Charlotte-Mecklenburg police on Tuesday sent a message to their bosses: When it comes to police work, sometimes the customer is not always right.

In a statement Tuesday, the union representing local officers pushed back on a Charlotte-Mecklenburg Police Department decision to hire a customer-service consultant to improve interactions with the public.

Chief Johnny Jennings told the Observer in an interview last week that CMPD would pay The DiJulius Group $60,000 to help his department address a nationwide loss of public trust.

Company founder John DiJulius said in a statement Friday that he was excited to be part of Jennings’ “incredible vision at revolutionizing policing.”

However, some of the officers who will be trained late summer in the techniques of the company’s “customer-service revolution” sounded a far different note Tuesday.

In its statement, the local chapter of the Fraternal Order of Police said Jennings and CMPD are wasting money that would be better spent on officer morale, retention and hiring, and other pressing internal issues.

“Furthermore, the DiJulius Group, while a company with substantial experience, has never worked with a police department. We fear they will make changes that are not concurrent with the law, putting officers and the community at risk,” the statement said.

“… Unfortunately, cordial engagement during an arrest is not likely to be reciprocated. When it comes to compliance with the law, the ‘customer’ is not always right.”

In response, police spokesman Rob Tufano said in an email to the Observer that CMPD’s development of a “world-class customer service approach to policing” will benefit both the community and “every member of the department.”

FOP members will help develop the training curriculum, which will be taught solely by CMPD officers, Tufano said.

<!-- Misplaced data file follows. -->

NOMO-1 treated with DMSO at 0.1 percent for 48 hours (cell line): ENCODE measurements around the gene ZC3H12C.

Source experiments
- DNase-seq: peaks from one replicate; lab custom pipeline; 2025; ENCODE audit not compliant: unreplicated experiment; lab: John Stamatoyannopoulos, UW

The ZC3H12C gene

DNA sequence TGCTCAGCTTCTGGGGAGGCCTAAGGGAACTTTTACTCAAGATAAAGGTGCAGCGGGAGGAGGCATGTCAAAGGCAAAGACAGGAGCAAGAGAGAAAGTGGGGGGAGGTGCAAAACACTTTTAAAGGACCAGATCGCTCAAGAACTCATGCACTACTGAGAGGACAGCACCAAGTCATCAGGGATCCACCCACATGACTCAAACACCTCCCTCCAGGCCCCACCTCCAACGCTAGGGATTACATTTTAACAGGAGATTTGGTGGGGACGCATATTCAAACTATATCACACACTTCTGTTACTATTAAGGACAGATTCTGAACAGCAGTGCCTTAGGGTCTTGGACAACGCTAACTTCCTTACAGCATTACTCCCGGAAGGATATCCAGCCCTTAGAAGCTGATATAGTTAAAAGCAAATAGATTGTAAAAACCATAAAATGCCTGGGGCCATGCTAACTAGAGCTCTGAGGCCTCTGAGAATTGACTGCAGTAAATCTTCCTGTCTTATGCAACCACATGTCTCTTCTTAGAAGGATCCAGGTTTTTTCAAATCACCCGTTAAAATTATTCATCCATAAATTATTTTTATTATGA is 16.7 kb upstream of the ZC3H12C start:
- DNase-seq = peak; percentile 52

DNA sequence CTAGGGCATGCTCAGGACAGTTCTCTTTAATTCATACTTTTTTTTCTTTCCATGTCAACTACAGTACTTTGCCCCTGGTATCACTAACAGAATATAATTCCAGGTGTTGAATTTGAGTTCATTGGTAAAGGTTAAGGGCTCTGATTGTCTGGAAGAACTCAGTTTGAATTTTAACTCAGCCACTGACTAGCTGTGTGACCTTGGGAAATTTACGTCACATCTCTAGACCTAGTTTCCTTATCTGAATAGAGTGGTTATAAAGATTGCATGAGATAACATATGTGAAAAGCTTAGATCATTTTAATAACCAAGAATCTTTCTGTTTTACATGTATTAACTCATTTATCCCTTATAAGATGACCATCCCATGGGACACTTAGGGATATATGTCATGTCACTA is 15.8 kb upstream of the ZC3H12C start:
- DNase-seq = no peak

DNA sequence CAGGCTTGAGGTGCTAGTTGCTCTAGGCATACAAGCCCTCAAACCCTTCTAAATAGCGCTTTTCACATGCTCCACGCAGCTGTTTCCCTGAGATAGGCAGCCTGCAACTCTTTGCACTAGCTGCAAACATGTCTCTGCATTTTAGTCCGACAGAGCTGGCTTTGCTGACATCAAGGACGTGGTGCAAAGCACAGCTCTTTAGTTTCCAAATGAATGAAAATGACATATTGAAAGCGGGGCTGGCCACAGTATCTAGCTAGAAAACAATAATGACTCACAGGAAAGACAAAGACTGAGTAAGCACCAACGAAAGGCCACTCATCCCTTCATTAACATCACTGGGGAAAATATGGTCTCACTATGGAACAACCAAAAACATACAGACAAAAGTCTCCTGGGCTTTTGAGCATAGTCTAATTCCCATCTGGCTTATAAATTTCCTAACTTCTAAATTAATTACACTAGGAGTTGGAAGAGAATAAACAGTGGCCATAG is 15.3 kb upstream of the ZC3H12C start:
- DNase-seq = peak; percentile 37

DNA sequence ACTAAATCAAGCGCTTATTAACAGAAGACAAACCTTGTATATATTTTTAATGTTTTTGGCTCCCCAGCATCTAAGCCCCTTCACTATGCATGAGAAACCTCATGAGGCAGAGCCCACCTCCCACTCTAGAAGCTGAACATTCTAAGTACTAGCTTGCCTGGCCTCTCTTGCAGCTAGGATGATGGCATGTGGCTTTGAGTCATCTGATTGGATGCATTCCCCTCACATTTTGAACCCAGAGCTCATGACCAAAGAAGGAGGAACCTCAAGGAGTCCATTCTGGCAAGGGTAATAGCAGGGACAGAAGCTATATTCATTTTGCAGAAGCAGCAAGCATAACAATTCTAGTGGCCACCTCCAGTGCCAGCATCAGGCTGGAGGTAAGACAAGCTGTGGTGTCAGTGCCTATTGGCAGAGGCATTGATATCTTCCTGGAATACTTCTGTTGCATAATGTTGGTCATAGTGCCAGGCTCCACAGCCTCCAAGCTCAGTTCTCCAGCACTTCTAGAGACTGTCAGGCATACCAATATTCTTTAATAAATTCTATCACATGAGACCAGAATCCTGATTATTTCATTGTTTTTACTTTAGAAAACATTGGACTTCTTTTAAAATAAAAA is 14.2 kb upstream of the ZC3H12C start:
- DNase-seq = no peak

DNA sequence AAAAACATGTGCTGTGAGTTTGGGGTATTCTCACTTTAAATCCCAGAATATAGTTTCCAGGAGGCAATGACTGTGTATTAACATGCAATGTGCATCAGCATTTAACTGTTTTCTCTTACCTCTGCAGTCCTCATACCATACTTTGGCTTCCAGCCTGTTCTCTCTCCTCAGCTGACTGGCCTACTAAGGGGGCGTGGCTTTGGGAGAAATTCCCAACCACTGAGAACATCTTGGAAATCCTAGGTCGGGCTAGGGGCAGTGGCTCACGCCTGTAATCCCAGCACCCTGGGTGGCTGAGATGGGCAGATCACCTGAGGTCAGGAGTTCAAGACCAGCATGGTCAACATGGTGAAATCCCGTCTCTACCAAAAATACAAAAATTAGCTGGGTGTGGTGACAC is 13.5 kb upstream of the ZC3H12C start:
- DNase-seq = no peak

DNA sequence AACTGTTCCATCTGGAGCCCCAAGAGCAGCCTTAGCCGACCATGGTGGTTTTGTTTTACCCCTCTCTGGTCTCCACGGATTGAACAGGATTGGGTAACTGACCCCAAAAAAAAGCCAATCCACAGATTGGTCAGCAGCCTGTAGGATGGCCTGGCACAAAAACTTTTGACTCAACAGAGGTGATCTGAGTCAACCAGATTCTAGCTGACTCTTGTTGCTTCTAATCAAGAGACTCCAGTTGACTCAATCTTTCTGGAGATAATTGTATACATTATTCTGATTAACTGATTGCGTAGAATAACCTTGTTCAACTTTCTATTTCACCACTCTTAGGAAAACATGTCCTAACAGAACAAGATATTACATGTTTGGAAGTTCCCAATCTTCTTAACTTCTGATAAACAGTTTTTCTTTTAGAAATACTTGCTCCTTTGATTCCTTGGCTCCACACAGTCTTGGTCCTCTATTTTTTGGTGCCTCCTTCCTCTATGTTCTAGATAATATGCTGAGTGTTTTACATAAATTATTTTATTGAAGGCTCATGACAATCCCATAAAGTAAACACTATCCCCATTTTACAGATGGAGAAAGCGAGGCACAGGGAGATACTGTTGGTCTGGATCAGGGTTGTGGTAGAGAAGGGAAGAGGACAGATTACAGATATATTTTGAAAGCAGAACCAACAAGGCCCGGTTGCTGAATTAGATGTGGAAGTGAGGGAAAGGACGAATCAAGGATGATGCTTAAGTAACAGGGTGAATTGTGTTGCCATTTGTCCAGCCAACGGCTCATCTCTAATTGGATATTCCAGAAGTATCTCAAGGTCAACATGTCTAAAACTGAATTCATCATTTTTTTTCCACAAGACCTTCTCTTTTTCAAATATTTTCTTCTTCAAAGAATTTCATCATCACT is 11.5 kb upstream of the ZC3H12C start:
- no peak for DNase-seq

Police accountability

The public rift between Jennings and his rank and file comes as the country continues to debate how police officers use deadly force, particularly against minority communities.

Last Wednesday, a former Minneapolis police officer was convicted of murder in the killing of George Floyd, whose death in May set off angry but mostly peaceful protests in Charlotte and around the country.

Within hours of that verdict, the attention of North Carolina and much of the nation had swiveled east to Elizabeth City, where officers fatally shot Andrew Brown during the serving of a warrant. Witnesses said Brown was unarmed at the time and attempting to leave the scene in his car.

On Friday, a new Washington Post-ABC poll found that 6 in 10 Americans say the country should do more to hold police accountable for mistreating Black people, despite how those measures interfere with how officers do their jobs.

The level of concern represents a slight drop from the height of the Floyd protests last summer. But it remains at its highest level since 1988, The Post reported.

“All you have to do is turn on the TV or read the newspaper,” Jennings said in his Observer interview Thursday. “Trust is at a very low level, the lowest I’ve seen in my 29-year career.”

According to the FOP statement, public trust is only one of the issues now facing North Carolina’s largest law enforcement agency, and that the money earmarked for customer training should be spent on internal needs such as morale, retention and officer health and safety.

In the last months, according to the statement, 26 officers have voluntarily resigned.

“At this rate, CMPD is losing more officers than it can replace and its ability to respond to emergencies suffers as a result. Retaining talented officers within the department is just as important as providing training when it comes to achieving positive outcomes in our community.”

Prominent Charlotte attorney George Laughrun, who frequently represents police in criminal and internal matters, said the low morale at CMPD may be affecting police work.

“I can’t tell you when’s the last time Charlotte had a DUI stop. People sure haven’t stopped drinking,” said Laughrun, who has practiced law in Charlotte for 40 years. “There’s not a whole lot of proactive police work going on right now. And the bad guys know what’s going on. ”

On its website the local Fraternal Order of Police chapter says it represents more than 2,000 municipal, state and federal law enforcement officers around Mecklenburg County.


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